In the dark corner I might have sat a long while, but that a very obliging passer-by informed me that the Theatre was already full, and that the people whom I saw in the street were all shut out for want of room. After that, I lost no time in worming myself into the building, and creeping to a place in a Proscenium box that had been kept for me.

There must have been full four thousand people present. Carefully estimating the pit alone, I could bring it out as holding little less than fourteen hundred. Every part of the house was well filled, and I had not found it easy to make my way along the back of the boxes to where I sat. The chandeliers in the ceiling were lighted; there was no light on the stage; the orchestra was empty. The green curtain was down, and, packed pretty closely on chairs on the small space of stage before it, were some thirty gentlemen, and two or three ladies. In the centre of these, in a desk or pulpit covered with red baize, was the presiding minister. The kind of rostrum he occupied will be very well understood, if I liken it to a boarded-up fireplace turned towards the audience, with a gentleman in a black surtout standing in the stove and leaning forward over the mantelpiece.

A portion of Scripture was being read when I went in. It was followed by a discourse, to which the congregation listened with most exemplary attention and uninterrupted silence and decorum. My own attention comprehended both the auditory and the speaker, and shall turn to both in this recalling of the scene, exactly as it did at the time.

‘A very difficult thing,’ I thought, when the discourse began, ‘to speak appropriately to so large an audience, and to speak with tact. Without it, better not to speak at all. Infinitely better, to read the New Testament well, and to let that speak. In this congregation there is indubitably one pulse; but I doubt if any power short of genius can touch it as one, and make it answer as one.’

I could not possibly say to myself as the discourse proceeded, that the minister was a good speaker. I could not possibly say to myself that he expressed an understanding of the general mind and character of his audience. There was a supposititious working-man introduced into the homily, to make supposititious objections to our Christian religion and be reasoned down, who was not only a very disagreeable person, but remarkably unlike life—very much more unlike it than anything I had seen in the pantomime. The native independence of character this artisan was supposed to possess, was represented by a suggestion of a dialect that I certainly never heard in my uncommercial travels, and with a coarse swing of voice and manner anything but agreeable to his feelings, I should conceive, considered in the light of a portrait, and as far away from the fact as a Chinese Tartar. There was a model pauper introduced in like manner, who appeared to me to be the most intolerably arrogant pauper ever relieved, and to show himself in absolute want and dire necessity of a course of Stone Yard. For, how did this pauper testify to his having received the gospel of humility? A gentleman met him in the workhouse, and said (which I myself really thought good-natured of him), ‘Ah, John? I am sorry to see you here. I am sorry to see you so poor.’ ‘Poor, sir!’ replied that man, drawing himself up, ‘I am the son of a Prince! My father is the King of Kings. My father is the Lord of Lords. My father is the ruler of all the Princes of the Earth!’ &c. And this was what all the preacher’s fellow-sinners might come to, if they would embrace this blessed book—which I must say it did some violence to my own feelings of reverence, to see held out at arm’s length at frequent intervals and soundingly slapped, like a slow lot at a sale. Now, could I help asking myself the question, whether the mechanic before me, who must detect the preacher as being wrong about the visible manner of himself and the like of himself, and about such a noisy lip-server as that pauper, might not, most unhappily for the usefulness of the occasion, doubt that preacher’s being right about things not visible to human senses?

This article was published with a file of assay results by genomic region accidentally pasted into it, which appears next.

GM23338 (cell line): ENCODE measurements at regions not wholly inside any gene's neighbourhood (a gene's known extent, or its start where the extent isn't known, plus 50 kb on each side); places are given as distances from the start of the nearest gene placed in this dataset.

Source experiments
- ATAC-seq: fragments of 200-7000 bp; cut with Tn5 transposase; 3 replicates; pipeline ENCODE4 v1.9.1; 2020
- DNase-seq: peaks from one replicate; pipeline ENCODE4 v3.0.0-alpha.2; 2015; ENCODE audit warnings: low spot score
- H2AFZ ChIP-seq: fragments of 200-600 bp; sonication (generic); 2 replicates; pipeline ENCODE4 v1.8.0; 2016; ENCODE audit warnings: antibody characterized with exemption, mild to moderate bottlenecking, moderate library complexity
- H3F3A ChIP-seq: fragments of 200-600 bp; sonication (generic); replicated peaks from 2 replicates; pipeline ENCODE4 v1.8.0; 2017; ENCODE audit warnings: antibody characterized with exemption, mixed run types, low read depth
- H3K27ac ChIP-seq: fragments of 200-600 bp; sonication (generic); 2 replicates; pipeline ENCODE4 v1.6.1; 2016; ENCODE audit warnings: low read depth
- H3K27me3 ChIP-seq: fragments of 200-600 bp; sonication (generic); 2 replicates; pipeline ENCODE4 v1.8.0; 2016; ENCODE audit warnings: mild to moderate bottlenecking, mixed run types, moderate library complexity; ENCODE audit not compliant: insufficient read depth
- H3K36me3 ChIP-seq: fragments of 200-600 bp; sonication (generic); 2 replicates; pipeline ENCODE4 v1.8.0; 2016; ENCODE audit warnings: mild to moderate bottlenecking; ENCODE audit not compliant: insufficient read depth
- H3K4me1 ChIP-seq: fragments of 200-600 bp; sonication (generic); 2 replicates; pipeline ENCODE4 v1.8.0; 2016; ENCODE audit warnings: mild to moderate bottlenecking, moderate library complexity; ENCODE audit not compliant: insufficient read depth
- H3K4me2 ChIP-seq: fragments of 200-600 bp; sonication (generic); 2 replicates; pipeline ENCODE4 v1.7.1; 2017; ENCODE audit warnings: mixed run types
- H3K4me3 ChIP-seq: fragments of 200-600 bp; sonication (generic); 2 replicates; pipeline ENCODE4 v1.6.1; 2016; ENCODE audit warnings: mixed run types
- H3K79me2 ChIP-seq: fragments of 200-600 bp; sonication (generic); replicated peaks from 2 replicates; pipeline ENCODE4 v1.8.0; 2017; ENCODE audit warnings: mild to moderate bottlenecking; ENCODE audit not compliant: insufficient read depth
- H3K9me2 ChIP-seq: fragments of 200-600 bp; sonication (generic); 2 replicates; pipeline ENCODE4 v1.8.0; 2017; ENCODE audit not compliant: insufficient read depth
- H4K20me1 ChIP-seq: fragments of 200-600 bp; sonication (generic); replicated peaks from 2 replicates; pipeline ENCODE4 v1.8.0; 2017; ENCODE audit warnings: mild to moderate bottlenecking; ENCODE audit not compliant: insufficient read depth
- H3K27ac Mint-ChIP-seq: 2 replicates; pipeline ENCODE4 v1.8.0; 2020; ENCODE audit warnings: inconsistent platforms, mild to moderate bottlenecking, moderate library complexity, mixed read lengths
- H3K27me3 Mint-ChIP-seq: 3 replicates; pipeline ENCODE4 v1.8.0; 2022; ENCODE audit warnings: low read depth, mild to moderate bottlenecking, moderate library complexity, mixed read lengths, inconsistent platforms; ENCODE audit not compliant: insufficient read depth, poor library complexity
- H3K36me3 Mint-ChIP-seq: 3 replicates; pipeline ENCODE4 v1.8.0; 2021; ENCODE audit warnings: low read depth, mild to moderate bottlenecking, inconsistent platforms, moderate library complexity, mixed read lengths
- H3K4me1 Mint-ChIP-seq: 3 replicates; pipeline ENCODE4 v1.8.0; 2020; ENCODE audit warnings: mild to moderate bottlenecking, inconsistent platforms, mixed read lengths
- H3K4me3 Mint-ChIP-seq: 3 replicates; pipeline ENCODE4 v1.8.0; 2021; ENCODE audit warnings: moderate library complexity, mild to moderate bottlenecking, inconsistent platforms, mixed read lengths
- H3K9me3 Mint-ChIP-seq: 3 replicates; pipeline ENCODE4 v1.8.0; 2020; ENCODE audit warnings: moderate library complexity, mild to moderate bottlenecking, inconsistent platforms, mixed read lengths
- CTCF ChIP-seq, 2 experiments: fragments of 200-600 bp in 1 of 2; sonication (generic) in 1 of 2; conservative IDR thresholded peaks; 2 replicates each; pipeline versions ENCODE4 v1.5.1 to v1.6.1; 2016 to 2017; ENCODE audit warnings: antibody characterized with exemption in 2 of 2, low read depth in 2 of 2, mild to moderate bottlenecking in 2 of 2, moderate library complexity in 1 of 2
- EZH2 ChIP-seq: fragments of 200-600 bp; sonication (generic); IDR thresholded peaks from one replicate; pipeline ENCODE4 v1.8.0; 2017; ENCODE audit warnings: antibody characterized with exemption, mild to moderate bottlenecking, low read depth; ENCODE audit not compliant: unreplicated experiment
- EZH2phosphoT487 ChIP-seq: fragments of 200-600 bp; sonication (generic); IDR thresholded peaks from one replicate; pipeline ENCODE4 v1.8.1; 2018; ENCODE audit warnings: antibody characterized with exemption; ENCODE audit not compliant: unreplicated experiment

Again. Is it necessary or advisable to address such an audience continually as ‘fellow-sinners’? Is it not enough to be fellow-creatures, born yesterday, suffering and striving to-day, dying to-morrow? By our common humanity, my brothers and sisters, by our common capacities for pain and pleasure, by our common laughter and our common tears, by our common aspiration to reach something better than ourselves, by our common tendency to believe in something good, and to invest whatever we love or whatever we lose with some qualities that are superior to our own failings and weaknesses as we know them in our own poor hearts—by these, Hear me!—Surely, it is enough to be fellow-creatures. Surely, it includes the other designation, and some touching meanings over and above.